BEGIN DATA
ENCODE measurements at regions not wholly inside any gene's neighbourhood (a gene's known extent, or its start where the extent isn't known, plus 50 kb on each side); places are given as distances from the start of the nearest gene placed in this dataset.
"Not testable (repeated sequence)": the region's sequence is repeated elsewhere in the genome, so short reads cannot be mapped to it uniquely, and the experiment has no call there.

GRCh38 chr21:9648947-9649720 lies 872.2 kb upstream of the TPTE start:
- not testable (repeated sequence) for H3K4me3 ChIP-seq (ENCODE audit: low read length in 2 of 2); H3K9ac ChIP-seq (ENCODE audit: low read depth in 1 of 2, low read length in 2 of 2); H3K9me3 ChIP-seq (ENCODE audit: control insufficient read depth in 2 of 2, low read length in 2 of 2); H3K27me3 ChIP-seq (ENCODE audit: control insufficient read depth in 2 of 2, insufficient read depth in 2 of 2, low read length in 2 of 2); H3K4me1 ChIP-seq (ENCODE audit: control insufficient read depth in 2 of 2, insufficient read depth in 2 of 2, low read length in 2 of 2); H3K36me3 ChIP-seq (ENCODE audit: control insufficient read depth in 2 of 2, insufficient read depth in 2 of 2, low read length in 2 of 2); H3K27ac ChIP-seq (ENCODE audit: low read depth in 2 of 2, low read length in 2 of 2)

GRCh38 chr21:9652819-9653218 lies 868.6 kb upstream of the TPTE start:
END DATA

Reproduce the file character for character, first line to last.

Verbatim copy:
ENCODE measurements at regions not wholly inside any gene's neighbourhood (a gene's known extent, or its start where the extent isn't known, plus 50 kb on each side); places are given as distances from the start of the nearest gene placed in this dataset.
"Not testable (repeated sequence)": the region's sequence is repeated elsewhere in the genome, so short reads cannot be mapped to it uniquely, and the experiment has no call there.

GRCh38 chr21:9648947-9649720 lies 872.2 kb upstream of the TPTE start:
- not testable (repeated sequence) for H3K4me3 ChIP-seq (ENCODE audit: low read length in 2 of 2); H3K9ac ChIP-seq (ENCODE audit: low read depth in 1 of 2, low read length in 2 of 2); H3K9me3 ChIP-seq (ENCODE audit: control insufficient read depth in 2 of 2, low read length in 2 of 2); H3K27me3 ChIP-seq (ENCODE audit: control insufficient read depth in 2 of 2, insufficient read depth in 2 of 2, low read length in 2 of 2); H3K4me1 ChIP-seq (ENCODE audit: control insufficient read depth in 2 of 2, insufficient read depth in 2 of 2, low read length in 2 of 2); H3K36me3 ChIP-seq (ENCODE audit: control insufficient read depth in 2 of 2, insufficient read depth in 2 of 2, low read length in 2 of 2); H3K27ac ChIP-seq (ENCODE audit: low read depth in 2 of 2, low read length in 2 of 2)

GRCh38 chr21:9652819-9653218 lies 868.6 kb upstream of the TPTE start: